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Into the Void: Building the 1939 San Francisco World's Fair    by Andrew Shanken order for
Into the Void
by Andrew Shanken
Order:  USA  Can
University of California, 2015 (2015)
* * *   Reviewed by Bob Walch

Into the Void Pacific: Building the 1939 San Francisco World's Fair by Andrew Shanken is a bit pricy but once you see all the color illustrations the volume features you'll understand the cost.

This architectural history of the 1939 San Francisco World's Fair will not only appeal to those interested in architecture but also in the history of San Francisco and the World Fairs that the city hosted.

I found this book particularly appealing because it begins by looking at how Treasure Island, the fair's site, was actually created by forming an artificial island on what was the Yerba Buena Shoals, which was just off Yerba Buena Island.

The original game plan was to create the island and then, after the fair, transform it into a regional airport. When larger aircraft made that plan impractical, the airport was located elsewhere, just south of San Francisco where it presently sits.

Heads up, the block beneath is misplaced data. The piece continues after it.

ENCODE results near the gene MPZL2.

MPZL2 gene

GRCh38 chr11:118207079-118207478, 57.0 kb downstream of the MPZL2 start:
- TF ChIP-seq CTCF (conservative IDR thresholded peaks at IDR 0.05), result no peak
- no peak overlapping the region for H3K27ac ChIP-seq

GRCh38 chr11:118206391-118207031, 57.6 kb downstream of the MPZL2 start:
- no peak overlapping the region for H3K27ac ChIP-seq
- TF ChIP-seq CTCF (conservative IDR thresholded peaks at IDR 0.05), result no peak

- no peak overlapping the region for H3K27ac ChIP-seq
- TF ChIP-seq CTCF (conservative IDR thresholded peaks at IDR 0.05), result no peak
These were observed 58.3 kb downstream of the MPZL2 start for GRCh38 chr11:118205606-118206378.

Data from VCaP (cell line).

As you follow the project from the dredging operation that created the venue to the fair's opening day, you'll meet the many individuals who had a hand in developing the fair and seeing it through to completion.

The architects involved developed the fair's theme which was to look to the Pacific Basin nations where expansion would be centered in the future. The buildings were to reflect 'the regionalist sensibilities of Northern California onto Asian and Latin American architecture'.

As the many pictures illustrate, these eye catching structures drew on the cultural traditions of ancient Cambodia, China, and Mexico. They also incorporated various features of the International Style, Art Deco and the Bay Region Tradition.

This was a time when the country was slowly recovering from the Great Depression while war clouds were forming in Europe and in the Far Pacific. Not only was the fair a way of celebrating the construction of the Bay Area's two new trans-bay bridges but it was also meant to showcase the region and what many saw as the city's role as the center of the raising sphere of Pacific influence.

Three years after opening, the country was plunged into another world war, Treasure Island was taken over by the Navy and the fair was just a pleasant memory. But during its magnificent run, this was a remarkable assembly of new buildings, ideas and dreams for a brighter future.

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